With the excitement generated by the recent announcement of TRAPPIST-1 with the largest group of potentially inhabitable planets, a lot of people would like to learn more about exoplanets. NASA has a great way to do that, with the Eyes on Exoplanets app. Download and install it, and it will generate a scientifically accurate 3D universe populated by more than a thousand planets NASA has discovered orbiting other stars. Just watching the way the stars change as you go from one planet to another is hypnotic. The app has three modules, besides the Exoplanets database/media center it also includes Eyes on the Earth and Eyes on the Solar System, also very fun and educational programs. Since they are all available for free, you might as well get the entire set.

NASA-EyesOnExoplanets
NASA-EyesOnExoplanets

NASA’s big announcement yesterday makes me hopeful for the future. They found 7 rocky, roughly Earth-sized planets orbiting in (or close enough to with the correct percentage of greenhouse gases in their atmosphere) the Goldilocks Zone, orbiting a single Red Dwarf star. The seven planet’s orbits are spaced very closely together in order to achieve this, but aligned very evenly, and where a star like the Sun has a lifetime of 10 billion years, a Red Dwarf star has a lifetime measured between 1 trillion and 10 trillion years. If I was a Type II civilization, that’s the kind of stellar environment I would want to park my habitable planets in, and looking at TRAPPIST-1 it looks suspiciously like that’s what might be going on there. The range of size and temperature environments each planet is subject to would work particularly well for a multi-species civilization who’s members evolved on different planets.

How will we find out if that is what’s going on here? Without a wildly improbable series of breakthroughs in physics with the associated applied engineering needed to build Warp Drive Starships, or a visit to our solar system by someone who has already done that, we probably won’t find out for sure in our lifetimes. But next year the James Webb Telescope goes into orbit, with a full sensor suite specifically designed to tell us more about everything from the planets of our local solar system, to exoplanets, to distant galaxies. You can believe TRAPPIST-1 has been put high on it’s priority list of the things they want it to examine first. The spectrum’s from each of those planets will tell the tale; if the ones closer in have almost no greenhouse gases, the ones farther out have a lot, and they all show traces of oxygen and organic compounds like Methane, we may have neighbors. Which would pretty much mark this week as the most important one of any of our lives.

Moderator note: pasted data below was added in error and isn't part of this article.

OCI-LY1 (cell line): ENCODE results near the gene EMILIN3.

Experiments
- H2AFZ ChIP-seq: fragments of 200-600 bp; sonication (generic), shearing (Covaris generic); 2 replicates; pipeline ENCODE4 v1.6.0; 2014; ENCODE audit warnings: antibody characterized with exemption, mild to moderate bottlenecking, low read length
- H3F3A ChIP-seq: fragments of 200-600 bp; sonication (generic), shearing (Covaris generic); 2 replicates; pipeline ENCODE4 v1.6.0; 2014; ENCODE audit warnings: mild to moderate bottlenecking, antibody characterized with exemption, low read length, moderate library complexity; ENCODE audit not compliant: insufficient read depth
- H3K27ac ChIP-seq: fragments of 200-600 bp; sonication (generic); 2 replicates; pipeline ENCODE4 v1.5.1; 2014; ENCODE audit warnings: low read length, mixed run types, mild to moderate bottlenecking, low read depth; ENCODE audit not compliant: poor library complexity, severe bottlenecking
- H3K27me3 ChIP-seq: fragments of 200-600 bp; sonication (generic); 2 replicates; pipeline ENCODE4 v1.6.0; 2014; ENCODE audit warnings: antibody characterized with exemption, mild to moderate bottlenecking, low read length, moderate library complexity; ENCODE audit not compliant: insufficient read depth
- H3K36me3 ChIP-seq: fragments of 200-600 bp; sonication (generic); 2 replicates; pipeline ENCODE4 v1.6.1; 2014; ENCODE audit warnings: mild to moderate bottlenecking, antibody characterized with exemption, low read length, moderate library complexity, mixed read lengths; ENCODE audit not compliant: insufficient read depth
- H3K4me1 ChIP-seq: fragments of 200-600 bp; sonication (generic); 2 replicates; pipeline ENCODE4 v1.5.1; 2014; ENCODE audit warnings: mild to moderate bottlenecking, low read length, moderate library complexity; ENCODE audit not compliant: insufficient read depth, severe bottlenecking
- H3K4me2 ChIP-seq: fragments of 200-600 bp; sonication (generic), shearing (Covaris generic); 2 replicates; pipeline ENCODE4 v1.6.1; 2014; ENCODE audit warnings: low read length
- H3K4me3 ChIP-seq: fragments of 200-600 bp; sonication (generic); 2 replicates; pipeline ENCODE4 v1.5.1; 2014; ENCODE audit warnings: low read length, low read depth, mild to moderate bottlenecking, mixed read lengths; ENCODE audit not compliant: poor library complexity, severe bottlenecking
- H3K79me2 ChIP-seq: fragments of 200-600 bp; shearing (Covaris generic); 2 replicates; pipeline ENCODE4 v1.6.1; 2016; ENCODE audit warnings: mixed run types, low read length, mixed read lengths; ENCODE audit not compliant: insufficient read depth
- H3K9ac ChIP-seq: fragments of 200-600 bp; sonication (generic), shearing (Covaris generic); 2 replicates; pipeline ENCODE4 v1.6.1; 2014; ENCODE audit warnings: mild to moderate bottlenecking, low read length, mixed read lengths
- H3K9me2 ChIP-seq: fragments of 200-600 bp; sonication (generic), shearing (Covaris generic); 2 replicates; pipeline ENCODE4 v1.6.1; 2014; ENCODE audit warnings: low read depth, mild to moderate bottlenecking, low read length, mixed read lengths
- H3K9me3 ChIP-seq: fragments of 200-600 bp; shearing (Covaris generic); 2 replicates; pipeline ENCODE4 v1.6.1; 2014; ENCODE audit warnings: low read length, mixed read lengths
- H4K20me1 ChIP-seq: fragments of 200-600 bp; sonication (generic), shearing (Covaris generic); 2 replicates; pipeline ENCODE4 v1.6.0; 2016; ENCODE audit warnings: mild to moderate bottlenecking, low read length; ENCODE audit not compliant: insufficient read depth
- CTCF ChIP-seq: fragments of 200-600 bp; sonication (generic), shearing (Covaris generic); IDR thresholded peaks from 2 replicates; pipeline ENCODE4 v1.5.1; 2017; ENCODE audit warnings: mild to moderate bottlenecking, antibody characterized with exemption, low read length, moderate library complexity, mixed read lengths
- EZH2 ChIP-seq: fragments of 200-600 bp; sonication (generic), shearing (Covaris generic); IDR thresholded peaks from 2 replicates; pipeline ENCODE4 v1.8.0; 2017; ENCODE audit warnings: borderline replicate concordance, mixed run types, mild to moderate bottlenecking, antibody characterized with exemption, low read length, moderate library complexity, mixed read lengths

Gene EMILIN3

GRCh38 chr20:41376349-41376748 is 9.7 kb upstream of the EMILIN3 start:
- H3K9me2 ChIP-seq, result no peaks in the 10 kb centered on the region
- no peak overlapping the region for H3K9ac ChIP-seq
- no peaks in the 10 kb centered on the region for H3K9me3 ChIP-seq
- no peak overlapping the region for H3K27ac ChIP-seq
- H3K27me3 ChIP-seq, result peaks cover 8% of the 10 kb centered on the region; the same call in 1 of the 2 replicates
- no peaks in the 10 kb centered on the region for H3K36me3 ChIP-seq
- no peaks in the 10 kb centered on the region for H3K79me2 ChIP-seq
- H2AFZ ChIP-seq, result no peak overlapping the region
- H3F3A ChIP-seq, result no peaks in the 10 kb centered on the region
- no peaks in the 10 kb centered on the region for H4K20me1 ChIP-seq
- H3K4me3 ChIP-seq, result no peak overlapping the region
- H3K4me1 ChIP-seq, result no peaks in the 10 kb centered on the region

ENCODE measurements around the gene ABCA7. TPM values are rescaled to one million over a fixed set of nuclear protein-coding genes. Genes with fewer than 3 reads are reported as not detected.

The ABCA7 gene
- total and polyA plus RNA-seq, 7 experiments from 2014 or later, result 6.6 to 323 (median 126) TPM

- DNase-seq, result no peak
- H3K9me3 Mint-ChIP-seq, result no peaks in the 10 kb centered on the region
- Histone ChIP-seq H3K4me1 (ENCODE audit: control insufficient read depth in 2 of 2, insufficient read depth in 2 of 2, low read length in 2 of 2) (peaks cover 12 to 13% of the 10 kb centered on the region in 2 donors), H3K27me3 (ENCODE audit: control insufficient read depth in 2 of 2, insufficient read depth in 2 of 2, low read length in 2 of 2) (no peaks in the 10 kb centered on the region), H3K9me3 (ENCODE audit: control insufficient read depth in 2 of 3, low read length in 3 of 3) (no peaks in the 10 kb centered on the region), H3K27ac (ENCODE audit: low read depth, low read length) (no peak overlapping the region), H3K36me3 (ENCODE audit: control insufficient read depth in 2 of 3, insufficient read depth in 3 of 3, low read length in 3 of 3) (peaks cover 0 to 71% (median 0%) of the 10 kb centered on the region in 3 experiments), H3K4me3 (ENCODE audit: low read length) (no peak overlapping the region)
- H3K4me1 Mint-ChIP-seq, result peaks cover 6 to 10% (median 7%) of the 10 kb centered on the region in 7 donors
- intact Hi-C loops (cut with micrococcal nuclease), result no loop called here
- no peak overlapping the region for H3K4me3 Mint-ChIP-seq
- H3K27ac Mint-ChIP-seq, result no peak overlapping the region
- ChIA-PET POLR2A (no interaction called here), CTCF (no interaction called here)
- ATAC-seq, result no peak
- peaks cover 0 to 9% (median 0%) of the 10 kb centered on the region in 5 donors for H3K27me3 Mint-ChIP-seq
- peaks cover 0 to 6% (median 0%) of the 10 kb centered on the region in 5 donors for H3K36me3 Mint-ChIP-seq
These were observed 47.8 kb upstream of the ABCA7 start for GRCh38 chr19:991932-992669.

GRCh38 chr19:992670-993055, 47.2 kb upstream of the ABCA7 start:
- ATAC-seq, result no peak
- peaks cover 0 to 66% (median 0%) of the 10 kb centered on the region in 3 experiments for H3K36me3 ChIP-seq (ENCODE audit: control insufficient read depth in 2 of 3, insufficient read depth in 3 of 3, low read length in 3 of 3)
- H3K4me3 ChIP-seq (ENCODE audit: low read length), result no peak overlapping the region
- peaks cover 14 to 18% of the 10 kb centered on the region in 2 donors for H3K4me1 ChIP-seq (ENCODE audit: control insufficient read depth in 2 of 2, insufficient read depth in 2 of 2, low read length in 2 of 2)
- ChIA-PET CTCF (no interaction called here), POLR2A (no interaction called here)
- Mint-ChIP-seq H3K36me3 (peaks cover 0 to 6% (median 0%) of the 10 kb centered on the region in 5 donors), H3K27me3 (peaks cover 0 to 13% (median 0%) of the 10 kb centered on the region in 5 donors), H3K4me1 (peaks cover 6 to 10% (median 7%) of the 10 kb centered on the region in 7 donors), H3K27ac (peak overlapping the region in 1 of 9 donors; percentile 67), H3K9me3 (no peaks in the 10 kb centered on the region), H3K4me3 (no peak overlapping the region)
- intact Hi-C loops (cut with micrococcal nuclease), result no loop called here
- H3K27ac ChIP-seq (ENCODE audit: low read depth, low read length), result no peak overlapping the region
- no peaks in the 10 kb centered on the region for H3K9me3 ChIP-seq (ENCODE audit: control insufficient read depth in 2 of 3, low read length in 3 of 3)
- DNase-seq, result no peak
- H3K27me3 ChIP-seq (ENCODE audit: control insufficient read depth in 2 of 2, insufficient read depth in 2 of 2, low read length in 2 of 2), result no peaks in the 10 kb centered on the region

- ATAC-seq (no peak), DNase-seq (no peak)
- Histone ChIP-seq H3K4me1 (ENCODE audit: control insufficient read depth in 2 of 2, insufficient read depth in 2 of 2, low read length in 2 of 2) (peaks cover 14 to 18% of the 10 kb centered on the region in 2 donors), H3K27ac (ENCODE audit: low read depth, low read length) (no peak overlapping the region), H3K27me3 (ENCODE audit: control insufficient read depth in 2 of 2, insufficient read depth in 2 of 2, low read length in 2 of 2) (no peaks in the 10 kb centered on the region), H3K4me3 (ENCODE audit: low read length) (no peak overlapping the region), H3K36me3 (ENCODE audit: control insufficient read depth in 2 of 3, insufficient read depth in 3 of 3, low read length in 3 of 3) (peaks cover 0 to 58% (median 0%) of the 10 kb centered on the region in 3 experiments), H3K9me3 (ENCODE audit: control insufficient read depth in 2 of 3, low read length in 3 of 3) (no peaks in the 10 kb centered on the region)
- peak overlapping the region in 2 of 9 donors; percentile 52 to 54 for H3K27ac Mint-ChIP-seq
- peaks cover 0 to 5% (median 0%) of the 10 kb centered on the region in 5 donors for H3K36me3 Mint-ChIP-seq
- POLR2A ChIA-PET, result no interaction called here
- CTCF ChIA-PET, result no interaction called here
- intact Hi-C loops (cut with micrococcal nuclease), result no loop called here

If you didn’t recognize the reference to Type II Civilizations, in 1964, Nikolai Kardashev came up with the Kardashev Scale which measured a Civilization by the amount of energy it could utilize, which would in part be a function of its level of technology. On that scale, we are technically a Type 0, although Carl Sagan refined it a bit and considered us a Type 0.7, possibly making it to Type 1 within a hundred years or so, assuming we survive that long. You can learn more about it at David Darling’s Kardashev civilizations or Guillermo A. Lemarchand’s Detectability of Extraterrestrial Technological Activities from way back in 1992 (which explains why the web site looks so primitive). I am also including a video from physicist Michio Kaku that explains it rather well.

The folks over at Universe Today have put together an eBook called 101 Astronomical Events in 2017, and made it absolutely free. It includes a lot of good skywatching events for the year, but the centerpiece of the observations is the Total Eclipse of the Sun that will take place on August 21st. That will be visible from the majority of the continental US and Canada, and should be quite the show. If you want to find out exactly what time it will be happening where you are, you can go to Xavier Jubier’s Interactive Solar Eclipse Map, and since it is fairly complex you may want to Read The Help File over at Eclipse2017.Org.